Second stage: Battambang

The day begins with a hearty breakfast by the pool with croissant, dumplings, tea, juices, fried rice with vegetables and sausages.

How to get to Battambang?

The bus is the most convenient, but you can also get to board a boat though the trip is longer if you're not lucky enough to travel in a dry period.

What to do in Battambang?

Battambang is not so much famous for its tourist attractions except for the bamboo train. As for the authenticity of the place, the friendliness of the people and the atmosphere is intimate. I advise you to include this stage in your itinerary. For me, it was really significant.

Where to stay in Battambang?

I chose a hotel, that was clean and unpretentious. And I suggest you also try the Bamboo Rice, a typical snack.
It is rice and beans placed in bamboo and is a sweet and nutritious snack!

Third stage: Phnom Penh

We came to Phnom Penh by bus from Battambang. It was a pretty short trip of about 6 hours.

What to see in Phnom Penh?

Phnom Penh is the capital of Cambodia. I think it is the less interesting stage of the journey, were it not for the Toul Sleng Museum and the Choeung Ek where you can relive the sad page of Cambodian history. A stage that can help you really understand the country, its past, and its people. In Cambodia, tuk-tuk is undoubtedly the most common way to get around town.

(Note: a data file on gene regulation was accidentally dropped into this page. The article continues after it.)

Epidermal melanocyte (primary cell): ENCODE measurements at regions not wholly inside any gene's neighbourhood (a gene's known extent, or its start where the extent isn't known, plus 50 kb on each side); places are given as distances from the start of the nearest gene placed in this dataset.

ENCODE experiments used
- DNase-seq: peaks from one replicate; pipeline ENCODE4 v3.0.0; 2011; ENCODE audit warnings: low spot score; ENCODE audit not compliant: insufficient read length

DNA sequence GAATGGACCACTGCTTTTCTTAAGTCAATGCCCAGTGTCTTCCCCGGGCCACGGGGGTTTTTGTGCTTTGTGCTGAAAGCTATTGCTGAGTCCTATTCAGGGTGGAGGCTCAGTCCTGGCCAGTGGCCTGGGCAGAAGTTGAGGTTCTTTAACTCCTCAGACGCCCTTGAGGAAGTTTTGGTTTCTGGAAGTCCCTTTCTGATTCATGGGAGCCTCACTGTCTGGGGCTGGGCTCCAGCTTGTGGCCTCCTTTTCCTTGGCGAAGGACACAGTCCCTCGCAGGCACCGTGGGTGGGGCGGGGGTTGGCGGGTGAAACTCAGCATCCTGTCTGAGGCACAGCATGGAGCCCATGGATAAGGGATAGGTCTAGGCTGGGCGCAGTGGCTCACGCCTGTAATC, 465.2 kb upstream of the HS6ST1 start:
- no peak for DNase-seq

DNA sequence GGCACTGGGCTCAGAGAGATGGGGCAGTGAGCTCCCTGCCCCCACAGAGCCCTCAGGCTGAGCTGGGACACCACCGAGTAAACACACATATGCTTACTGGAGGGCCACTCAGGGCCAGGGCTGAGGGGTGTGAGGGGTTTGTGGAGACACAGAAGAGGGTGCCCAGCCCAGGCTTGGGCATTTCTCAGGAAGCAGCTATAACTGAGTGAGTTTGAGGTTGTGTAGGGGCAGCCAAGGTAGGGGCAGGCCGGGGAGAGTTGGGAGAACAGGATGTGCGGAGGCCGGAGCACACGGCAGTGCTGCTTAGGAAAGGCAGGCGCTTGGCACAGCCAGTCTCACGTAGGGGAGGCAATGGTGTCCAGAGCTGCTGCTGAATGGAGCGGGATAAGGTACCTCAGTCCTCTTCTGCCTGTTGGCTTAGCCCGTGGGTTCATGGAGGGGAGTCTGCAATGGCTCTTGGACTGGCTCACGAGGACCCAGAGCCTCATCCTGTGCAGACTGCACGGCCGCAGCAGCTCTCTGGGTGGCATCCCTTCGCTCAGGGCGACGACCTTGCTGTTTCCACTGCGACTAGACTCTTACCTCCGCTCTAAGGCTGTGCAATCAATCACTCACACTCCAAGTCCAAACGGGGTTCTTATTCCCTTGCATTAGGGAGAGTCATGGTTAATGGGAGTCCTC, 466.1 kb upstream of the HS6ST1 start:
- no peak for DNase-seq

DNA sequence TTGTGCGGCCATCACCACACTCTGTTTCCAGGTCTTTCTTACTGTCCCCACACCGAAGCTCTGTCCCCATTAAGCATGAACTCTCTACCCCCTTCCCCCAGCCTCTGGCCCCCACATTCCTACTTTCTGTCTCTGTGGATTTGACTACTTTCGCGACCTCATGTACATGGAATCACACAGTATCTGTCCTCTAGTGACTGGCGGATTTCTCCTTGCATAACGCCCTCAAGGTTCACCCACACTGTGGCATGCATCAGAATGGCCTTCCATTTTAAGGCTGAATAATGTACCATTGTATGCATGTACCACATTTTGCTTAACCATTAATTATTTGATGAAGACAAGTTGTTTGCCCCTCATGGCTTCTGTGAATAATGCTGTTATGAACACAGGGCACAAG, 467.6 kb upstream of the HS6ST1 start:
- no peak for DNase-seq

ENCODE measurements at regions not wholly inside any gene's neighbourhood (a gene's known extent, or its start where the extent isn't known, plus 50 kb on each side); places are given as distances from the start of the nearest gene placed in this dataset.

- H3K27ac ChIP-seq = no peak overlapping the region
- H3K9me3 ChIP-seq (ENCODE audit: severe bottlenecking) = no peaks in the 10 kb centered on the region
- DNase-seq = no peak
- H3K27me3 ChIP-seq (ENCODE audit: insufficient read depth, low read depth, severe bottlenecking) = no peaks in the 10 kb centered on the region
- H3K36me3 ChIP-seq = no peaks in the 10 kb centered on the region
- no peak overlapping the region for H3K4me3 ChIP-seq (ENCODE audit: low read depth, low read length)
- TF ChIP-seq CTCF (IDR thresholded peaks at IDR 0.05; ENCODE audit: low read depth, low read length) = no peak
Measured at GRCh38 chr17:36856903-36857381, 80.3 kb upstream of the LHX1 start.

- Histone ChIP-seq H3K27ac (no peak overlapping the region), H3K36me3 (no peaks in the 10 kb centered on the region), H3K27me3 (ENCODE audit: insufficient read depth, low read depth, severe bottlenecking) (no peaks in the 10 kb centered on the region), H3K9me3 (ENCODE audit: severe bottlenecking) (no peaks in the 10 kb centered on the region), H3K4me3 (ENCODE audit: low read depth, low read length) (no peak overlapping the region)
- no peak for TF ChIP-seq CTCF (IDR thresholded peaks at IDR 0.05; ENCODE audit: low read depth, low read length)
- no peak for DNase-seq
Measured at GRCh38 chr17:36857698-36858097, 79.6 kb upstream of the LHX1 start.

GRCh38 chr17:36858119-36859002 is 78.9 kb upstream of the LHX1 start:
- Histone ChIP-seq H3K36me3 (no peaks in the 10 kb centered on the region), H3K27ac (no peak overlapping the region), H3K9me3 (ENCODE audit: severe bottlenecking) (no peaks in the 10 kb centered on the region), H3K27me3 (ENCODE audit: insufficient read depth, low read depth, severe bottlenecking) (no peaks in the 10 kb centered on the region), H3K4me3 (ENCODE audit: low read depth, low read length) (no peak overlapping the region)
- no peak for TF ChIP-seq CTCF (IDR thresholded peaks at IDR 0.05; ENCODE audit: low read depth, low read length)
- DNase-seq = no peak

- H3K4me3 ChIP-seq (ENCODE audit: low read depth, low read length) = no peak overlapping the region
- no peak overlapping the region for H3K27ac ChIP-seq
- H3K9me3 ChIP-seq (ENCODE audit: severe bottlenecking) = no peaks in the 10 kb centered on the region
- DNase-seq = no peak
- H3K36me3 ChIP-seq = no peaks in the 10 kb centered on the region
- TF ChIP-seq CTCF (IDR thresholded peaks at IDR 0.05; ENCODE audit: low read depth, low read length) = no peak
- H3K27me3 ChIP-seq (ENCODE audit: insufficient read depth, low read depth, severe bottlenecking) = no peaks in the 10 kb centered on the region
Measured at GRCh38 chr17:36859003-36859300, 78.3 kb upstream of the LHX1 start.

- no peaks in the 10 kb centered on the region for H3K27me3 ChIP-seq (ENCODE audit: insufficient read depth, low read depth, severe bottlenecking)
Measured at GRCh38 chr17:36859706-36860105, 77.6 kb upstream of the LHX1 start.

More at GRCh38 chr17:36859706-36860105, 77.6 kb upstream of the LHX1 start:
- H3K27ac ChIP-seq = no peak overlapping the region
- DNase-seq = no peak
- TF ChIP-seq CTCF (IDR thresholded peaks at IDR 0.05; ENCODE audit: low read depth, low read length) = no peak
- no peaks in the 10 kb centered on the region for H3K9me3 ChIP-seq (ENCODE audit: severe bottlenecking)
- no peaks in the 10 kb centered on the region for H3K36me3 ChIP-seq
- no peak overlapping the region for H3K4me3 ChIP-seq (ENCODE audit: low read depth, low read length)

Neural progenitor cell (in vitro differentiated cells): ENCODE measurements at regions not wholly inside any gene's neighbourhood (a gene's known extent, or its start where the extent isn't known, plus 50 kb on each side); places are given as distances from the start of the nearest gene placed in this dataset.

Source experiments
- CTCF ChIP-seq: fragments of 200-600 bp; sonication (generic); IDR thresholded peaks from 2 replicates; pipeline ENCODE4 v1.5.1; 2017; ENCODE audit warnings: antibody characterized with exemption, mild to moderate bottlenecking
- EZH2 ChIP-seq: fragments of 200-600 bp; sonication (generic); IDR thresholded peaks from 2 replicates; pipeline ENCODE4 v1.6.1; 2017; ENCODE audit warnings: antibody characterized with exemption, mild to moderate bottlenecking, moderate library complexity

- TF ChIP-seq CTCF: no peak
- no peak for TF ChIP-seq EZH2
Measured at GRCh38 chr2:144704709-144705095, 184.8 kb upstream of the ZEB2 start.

In the Royal Palace, however, I was struck by the architecture and a Southeast Asian belief that every day of the week corresponds to a color (Monday: Orange; Tuesday: Purple; Wednesday: Gray; Thursday: Green; Friday: Blue; Saturday: Purple; Sunday: Red). Wearing these colors bring luck and fertility. It comes from feng shui and I think it's beautiful. Isn't it? To visit the Royal Palace and Silver Pagoda you must wear long pants and shirt with short sleeves.